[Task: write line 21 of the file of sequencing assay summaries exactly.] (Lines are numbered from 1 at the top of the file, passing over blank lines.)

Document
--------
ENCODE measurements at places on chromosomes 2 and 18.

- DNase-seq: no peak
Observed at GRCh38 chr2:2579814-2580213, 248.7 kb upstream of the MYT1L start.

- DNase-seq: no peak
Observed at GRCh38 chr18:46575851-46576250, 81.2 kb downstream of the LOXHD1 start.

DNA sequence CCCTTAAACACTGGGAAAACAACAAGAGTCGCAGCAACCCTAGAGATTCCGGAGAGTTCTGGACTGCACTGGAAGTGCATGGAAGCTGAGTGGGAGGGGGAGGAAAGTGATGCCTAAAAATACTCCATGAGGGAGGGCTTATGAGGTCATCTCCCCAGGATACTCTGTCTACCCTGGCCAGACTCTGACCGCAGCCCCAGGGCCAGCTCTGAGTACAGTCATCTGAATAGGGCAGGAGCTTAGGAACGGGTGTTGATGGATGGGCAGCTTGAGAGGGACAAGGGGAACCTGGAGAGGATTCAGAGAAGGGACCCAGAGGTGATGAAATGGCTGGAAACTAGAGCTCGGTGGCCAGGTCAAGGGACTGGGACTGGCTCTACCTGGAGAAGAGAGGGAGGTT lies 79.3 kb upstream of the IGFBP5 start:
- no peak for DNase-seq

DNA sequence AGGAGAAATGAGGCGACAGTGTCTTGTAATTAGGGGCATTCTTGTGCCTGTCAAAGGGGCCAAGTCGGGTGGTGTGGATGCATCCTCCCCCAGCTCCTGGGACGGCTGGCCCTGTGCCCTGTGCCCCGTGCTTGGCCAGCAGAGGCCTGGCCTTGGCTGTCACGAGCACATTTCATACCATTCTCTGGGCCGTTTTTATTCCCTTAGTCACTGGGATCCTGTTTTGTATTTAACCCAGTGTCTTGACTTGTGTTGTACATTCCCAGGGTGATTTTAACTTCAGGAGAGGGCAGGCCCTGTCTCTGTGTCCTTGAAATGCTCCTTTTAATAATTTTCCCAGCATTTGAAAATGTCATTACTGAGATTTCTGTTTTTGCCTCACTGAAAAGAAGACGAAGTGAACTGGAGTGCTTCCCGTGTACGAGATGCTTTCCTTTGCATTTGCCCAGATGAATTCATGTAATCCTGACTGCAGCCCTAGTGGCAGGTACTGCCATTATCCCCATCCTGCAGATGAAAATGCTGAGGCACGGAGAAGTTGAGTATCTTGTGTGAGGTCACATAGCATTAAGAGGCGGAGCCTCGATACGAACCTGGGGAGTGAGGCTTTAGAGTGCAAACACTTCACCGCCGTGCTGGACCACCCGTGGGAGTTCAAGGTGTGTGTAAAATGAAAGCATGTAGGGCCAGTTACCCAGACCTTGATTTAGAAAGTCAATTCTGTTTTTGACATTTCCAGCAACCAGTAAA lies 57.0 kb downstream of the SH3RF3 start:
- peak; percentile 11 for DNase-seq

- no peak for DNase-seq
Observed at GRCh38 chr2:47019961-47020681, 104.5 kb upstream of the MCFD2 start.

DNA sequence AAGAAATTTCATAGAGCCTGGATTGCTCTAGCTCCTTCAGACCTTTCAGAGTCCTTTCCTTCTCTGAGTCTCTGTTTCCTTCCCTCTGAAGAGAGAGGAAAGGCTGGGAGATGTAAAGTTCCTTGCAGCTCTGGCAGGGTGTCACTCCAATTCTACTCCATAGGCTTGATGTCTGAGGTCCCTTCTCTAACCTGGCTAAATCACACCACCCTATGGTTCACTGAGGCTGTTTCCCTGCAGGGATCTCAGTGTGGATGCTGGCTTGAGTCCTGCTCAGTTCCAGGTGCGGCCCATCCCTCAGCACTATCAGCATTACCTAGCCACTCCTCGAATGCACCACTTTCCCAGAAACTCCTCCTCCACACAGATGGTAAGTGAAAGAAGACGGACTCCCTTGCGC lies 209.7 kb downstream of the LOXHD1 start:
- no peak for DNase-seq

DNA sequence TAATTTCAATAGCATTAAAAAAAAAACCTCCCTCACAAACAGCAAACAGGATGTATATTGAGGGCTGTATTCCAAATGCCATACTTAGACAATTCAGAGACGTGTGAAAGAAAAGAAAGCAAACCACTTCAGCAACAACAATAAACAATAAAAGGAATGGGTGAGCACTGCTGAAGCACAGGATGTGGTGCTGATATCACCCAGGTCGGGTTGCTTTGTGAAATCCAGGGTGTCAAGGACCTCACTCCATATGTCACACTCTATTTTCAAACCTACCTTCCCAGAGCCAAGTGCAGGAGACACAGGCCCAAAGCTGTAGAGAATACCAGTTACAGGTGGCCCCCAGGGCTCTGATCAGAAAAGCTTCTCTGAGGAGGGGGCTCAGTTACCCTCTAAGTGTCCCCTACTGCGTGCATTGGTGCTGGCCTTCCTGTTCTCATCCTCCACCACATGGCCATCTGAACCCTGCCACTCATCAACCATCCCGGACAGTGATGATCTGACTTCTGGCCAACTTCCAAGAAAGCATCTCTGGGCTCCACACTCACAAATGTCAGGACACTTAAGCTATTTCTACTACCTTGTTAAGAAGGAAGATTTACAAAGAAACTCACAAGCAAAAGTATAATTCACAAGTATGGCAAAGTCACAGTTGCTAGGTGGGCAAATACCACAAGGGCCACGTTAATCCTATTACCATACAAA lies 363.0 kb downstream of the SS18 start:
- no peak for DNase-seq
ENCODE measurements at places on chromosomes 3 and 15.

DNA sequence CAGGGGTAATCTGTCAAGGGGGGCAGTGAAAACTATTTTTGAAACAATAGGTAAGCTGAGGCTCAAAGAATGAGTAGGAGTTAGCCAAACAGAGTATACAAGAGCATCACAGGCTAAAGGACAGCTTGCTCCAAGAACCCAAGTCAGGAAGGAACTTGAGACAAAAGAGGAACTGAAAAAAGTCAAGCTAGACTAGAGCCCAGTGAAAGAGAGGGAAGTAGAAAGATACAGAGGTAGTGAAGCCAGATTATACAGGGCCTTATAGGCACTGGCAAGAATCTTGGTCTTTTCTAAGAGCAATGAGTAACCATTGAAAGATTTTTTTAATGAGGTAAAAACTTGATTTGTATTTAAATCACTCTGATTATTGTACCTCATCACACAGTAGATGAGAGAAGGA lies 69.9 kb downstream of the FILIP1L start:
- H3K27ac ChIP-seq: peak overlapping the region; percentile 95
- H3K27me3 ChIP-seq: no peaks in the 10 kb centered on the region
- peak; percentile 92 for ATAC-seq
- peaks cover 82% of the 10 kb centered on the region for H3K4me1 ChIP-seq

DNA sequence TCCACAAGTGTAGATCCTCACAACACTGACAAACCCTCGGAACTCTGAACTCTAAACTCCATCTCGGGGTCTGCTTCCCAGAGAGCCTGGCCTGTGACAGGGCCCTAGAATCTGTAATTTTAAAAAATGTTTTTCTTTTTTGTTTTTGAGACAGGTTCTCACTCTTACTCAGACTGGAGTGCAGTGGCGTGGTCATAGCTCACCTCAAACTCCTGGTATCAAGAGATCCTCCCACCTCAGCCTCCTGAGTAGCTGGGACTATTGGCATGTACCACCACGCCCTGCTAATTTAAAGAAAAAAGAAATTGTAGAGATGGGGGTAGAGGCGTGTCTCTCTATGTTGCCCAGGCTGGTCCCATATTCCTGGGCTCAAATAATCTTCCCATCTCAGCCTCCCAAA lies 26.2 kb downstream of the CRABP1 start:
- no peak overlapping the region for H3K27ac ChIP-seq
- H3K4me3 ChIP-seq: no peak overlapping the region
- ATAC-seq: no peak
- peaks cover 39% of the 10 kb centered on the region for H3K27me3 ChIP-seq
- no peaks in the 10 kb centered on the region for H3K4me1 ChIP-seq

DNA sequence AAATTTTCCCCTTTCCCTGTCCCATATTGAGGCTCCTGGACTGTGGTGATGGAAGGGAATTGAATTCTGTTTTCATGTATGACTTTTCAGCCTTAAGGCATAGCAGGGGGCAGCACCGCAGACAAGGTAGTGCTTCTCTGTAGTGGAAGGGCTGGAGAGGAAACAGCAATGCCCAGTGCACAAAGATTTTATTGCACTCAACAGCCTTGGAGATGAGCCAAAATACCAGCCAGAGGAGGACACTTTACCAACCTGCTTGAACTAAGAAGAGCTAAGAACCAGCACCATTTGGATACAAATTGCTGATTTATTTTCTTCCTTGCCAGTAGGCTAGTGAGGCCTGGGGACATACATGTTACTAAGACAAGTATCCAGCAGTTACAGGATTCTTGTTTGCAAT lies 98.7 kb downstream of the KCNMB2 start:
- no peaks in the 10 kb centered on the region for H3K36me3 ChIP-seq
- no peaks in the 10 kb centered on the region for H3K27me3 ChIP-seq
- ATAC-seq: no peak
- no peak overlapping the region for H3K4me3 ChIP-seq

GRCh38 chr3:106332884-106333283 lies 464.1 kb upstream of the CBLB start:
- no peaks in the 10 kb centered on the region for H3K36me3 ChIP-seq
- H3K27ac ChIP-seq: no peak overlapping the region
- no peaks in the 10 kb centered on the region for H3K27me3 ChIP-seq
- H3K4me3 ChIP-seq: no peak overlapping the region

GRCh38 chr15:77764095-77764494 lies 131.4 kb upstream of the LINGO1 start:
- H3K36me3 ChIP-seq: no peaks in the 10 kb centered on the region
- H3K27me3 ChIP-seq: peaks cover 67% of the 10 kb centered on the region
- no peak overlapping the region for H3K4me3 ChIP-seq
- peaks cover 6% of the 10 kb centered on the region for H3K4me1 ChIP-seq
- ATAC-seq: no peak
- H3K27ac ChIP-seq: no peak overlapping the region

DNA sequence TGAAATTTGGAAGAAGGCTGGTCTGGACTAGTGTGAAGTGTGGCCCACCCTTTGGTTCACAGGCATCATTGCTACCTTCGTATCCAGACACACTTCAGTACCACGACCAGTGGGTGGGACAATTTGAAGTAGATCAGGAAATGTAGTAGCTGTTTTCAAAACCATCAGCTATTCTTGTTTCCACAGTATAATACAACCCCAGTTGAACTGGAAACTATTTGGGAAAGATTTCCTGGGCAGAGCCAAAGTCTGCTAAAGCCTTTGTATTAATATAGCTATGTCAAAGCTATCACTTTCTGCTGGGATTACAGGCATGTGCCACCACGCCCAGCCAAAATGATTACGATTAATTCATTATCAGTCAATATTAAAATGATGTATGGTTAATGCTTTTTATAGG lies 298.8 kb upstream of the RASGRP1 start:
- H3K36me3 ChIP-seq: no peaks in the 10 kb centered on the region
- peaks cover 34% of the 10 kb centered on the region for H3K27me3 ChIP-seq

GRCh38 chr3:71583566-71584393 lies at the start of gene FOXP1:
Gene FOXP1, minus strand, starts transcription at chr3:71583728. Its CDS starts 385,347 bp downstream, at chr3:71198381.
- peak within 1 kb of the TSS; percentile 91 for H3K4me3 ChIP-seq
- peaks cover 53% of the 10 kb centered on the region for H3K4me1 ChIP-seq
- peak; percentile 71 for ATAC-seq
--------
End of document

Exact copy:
- peaks cover 82% of the 10 kb centered on the region for H3K4me1 ChIP-seq